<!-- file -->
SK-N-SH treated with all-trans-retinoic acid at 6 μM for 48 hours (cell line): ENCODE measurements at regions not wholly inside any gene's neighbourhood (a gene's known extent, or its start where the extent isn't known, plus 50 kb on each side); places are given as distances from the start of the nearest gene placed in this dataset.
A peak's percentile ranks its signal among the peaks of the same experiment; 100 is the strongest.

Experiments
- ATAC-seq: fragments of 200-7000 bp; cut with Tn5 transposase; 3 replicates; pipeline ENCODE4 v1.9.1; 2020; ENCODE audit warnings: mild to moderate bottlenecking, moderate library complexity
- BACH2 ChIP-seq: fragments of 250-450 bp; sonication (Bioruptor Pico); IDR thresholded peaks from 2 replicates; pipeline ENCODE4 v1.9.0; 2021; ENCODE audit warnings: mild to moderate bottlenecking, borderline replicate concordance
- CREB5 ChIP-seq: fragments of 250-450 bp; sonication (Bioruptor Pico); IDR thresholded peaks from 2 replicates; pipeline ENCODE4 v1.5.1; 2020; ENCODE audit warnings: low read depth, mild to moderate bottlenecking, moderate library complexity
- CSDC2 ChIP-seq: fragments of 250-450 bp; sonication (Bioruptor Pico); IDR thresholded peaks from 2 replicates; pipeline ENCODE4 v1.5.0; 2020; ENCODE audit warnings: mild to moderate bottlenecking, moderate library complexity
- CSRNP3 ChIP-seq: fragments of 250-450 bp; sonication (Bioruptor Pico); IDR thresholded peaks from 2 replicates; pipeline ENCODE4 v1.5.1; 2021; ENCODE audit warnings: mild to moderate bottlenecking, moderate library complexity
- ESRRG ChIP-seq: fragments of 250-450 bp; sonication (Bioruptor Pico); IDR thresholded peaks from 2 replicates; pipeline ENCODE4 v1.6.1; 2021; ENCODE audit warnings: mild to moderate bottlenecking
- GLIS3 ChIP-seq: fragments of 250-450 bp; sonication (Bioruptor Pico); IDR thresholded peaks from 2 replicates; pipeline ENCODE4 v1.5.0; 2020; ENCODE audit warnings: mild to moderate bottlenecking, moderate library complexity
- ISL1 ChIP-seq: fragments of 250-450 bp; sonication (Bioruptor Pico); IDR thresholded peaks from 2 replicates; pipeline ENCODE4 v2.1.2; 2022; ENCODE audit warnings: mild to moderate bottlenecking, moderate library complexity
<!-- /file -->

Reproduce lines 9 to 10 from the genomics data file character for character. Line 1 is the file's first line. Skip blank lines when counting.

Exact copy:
- ESRRG ChIP-seq: fragments of 250-450 bp; sonication (Bioruptor Pico); IDR thresholded peaks from 2 replicates; pipeline ENCODE4 v1.6.1; 2021; ENCODE audit warnings: mild to moderate bottlenecking
- GLIS3 ChIP-seq: fragments of 250-450 bp; sonication (Bioruptor Pico); IDR thresholded peaks from 2 replicates; pipeline ENCODE4 v1.5.0; 2020; ENCODE audit warnings: mild to moderate bottlenecking, moderate library complexity